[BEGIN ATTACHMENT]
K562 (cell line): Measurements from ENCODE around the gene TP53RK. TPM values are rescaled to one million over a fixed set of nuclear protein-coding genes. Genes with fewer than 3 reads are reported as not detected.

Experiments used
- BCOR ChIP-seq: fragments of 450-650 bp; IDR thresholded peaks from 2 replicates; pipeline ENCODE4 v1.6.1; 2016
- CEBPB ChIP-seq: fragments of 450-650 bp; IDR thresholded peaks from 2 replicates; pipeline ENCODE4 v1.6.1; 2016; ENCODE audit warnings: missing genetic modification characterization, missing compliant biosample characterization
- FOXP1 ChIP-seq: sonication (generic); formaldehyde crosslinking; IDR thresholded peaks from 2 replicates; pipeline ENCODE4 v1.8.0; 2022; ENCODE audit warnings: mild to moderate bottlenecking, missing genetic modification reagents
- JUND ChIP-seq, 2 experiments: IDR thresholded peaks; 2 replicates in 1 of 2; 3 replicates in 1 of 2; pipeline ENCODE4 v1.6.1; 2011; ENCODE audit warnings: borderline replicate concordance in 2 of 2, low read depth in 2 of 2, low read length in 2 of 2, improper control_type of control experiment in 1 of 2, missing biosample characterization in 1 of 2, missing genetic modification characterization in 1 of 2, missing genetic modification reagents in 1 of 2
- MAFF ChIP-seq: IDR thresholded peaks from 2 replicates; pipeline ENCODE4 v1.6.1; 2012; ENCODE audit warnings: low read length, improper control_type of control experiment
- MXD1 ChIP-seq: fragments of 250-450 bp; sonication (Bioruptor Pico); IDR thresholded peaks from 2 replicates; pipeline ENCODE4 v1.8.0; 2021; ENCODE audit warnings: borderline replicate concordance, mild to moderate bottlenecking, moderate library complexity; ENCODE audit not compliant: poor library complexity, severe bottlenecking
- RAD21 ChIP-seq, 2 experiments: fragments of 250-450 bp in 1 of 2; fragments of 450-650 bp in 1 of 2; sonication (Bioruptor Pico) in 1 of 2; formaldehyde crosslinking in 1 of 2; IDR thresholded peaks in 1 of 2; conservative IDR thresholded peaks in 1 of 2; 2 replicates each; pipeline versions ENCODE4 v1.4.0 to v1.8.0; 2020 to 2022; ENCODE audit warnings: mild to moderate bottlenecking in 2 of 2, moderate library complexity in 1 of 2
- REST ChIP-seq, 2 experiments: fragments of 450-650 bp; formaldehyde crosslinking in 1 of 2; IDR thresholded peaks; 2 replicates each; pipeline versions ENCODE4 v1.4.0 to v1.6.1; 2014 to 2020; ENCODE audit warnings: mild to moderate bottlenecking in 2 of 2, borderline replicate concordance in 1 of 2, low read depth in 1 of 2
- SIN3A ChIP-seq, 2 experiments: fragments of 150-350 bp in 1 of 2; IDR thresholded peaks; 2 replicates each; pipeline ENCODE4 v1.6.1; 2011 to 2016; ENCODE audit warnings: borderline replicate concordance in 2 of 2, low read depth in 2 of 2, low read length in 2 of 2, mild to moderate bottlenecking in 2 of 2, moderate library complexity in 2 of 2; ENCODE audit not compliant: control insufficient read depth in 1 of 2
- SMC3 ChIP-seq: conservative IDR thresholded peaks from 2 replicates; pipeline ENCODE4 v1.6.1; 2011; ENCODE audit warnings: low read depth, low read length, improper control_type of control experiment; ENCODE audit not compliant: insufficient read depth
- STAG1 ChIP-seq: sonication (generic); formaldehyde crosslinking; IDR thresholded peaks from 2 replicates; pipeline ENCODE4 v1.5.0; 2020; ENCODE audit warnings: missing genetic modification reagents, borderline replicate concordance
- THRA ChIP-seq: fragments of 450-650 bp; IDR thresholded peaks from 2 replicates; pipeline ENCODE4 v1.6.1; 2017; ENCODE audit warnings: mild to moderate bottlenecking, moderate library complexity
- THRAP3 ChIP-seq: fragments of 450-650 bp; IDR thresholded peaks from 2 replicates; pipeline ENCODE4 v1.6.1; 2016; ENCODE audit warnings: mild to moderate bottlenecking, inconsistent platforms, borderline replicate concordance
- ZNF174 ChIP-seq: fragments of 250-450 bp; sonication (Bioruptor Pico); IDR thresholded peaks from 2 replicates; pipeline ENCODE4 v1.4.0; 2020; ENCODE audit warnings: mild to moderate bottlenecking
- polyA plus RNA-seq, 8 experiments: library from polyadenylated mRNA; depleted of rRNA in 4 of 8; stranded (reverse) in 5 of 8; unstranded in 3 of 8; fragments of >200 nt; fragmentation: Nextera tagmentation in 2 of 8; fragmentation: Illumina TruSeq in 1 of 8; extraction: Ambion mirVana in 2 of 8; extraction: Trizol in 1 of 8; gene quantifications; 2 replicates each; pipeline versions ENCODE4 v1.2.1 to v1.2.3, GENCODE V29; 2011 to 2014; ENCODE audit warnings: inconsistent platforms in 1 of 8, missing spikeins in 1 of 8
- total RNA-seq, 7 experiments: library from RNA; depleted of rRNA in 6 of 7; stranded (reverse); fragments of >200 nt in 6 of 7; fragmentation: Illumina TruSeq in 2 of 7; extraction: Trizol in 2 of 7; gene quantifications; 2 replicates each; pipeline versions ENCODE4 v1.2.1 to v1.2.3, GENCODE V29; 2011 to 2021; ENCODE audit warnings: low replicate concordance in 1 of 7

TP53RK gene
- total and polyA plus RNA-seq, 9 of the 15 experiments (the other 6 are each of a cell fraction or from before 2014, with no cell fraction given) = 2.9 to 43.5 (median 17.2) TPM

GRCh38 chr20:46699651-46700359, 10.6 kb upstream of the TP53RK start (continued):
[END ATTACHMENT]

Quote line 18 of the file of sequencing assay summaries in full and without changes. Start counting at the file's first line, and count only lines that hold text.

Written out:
- total RNA-seq, 7 experiments: library from RNA; depleted of rRNA in 6 of 7; stranded (reverse); fragments of >200 nt in 6 of 7; fragmentation: Illumina TruSeq in 2 of 7; extraction: Trizol in 2 of 7; gene quantifications; 2 replicates each; pipeline versions ENCODE4 v1.2.1 to v1.2.3, GENCODE V29; 2011 to 2021; ENCODE audit warnings: low replicate concordance in 1 of 7